Conflict of Interest: No conflict of interest was declared by the authors.
Financial Disclosure: This study was supportted by TETFUND Management of Kwara State University, Malete, Nigeria.
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Olarinke Victoria ADENIYI (1, 2) [iD], Flora Eyibio OLAIFA (2) [iD], Benjamin Obukowho EMIKPE (3) [iD], Ademola Adetokunbo OYAGBEMI (4) [iD]
(1) Department of Animal Production, Fisheries and Aquaculture, Kwara State University, Malete, Nigeria
(2) Department of Aquaculture and Fisheries Management, University of Ibadan, Nigeria
(3) Department of Veterinary Pathology, University of Ibadan, Nigeria
(4) Department of Veterinary Physiology, Biochemistry and Pharmacology, University of Ibadan, Nigeria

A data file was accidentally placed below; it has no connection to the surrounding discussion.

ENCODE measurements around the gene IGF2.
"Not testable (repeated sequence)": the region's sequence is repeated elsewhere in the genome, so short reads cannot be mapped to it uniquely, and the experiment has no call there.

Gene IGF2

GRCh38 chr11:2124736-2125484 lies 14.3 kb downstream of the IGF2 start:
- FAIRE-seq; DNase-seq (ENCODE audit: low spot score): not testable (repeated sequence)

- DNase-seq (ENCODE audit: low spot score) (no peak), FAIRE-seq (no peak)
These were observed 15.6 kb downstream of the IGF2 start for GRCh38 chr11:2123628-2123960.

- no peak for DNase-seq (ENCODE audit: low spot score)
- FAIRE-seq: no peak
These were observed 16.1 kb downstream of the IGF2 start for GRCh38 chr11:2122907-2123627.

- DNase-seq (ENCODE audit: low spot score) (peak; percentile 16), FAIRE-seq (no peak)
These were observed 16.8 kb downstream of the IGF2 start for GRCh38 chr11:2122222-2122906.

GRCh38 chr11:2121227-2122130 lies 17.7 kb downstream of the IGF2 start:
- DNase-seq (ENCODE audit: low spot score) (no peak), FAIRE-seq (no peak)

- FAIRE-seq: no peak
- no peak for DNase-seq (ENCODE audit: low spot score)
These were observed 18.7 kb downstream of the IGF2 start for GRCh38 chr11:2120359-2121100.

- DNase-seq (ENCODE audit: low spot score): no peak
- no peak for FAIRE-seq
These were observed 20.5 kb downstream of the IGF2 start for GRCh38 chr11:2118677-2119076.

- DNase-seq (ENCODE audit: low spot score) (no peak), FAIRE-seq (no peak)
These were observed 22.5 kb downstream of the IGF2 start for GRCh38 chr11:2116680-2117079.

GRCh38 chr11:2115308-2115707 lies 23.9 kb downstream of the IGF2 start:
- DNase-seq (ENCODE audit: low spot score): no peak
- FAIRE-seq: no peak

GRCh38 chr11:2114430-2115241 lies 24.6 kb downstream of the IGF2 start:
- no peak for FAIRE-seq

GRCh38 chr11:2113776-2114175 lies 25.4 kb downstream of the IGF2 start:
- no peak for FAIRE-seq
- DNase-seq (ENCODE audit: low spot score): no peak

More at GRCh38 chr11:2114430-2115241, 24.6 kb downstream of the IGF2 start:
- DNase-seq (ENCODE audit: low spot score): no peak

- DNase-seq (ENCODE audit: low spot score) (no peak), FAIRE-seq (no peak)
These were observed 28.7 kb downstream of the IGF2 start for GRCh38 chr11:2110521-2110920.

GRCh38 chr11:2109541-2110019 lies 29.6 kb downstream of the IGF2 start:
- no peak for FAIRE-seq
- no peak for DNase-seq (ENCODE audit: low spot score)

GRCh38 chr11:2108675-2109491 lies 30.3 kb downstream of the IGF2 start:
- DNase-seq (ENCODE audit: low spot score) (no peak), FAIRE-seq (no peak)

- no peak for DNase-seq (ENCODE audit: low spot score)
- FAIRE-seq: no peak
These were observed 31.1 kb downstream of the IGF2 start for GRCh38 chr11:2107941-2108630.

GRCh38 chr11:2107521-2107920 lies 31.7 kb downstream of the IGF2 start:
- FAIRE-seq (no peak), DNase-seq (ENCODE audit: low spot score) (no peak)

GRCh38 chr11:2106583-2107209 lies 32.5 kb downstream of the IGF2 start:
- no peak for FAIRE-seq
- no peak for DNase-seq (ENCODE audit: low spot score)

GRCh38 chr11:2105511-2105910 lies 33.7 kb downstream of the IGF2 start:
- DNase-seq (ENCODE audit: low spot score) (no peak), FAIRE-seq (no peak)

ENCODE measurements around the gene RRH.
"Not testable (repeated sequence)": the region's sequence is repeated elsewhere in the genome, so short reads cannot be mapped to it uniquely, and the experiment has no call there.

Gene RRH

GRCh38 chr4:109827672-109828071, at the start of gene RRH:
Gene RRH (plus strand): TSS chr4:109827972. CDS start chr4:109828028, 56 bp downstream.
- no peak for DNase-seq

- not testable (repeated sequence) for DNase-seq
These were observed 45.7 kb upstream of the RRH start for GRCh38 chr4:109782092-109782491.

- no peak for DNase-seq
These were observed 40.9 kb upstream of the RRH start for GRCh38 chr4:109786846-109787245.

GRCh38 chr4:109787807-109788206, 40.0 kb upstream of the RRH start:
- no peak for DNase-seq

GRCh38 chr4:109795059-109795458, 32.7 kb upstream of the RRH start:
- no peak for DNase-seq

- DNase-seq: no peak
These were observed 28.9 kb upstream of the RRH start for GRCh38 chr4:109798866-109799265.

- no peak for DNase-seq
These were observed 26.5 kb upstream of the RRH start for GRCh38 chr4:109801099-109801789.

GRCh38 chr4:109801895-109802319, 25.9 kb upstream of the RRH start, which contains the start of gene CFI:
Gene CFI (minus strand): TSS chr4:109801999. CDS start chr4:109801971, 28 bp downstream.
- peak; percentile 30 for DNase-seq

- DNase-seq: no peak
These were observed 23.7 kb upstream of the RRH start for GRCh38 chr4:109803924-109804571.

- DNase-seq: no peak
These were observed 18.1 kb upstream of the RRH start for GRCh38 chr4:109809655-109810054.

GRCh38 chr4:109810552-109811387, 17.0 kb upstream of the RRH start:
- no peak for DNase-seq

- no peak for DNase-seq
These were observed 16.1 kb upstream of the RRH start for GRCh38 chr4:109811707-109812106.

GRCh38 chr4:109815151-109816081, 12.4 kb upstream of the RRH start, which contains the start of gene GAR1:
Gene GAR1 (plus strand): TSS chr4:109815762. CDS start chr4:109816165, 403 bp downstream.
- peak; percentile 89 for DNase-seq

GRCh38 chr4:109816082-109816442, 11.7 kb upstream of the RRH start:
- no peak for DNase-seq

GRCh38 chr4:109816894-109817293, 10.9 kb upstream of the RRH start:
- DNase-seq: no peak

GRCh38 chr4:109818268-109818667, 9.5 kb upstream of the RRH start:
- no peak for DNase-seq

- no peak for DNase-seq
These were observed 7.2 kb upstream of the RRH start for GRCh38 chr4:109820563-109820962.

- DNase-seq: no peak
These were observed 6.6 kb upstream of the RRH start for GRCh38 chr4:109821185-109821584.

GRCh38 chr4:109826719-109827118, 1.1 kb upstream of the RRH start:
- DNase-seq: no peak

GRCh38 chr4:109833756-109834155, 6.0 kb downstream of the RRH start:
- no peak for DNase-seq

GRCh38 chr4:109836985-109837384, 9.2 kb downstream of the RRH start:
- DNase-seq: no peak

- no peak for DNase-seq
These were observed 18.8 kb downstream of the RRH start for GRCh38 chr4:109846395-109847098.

Cite this article as: Adeniyi, O.V., Olaifa, F.E., Emikpe, B.O., Oyagbemi, A.A., 2018. Experimental Evaluation of the Wound-healing and Antioxidant Activities of Tamarind (Tamarindus indica) Pulp and Leaf Meal in African catfish (Clarias gariepinus). Acta Vet Eurasia 44: 63-72.
ORCID IDs of the authors: O.V.A. 0000-0002-0964-8300; F.E.0. 0000-0003-1263-4134; B.O.E. 0000-0003-2458-6504; A.A.0.0000-0002-8996-8610
Address for Correspondence: Olarinke Victoria ADENIYI * E-mail: email@example.com
Received Date: 06 November 2017 * Accepted Date: 13 March 2018 * DOI: 10.26650/actavet.2018.011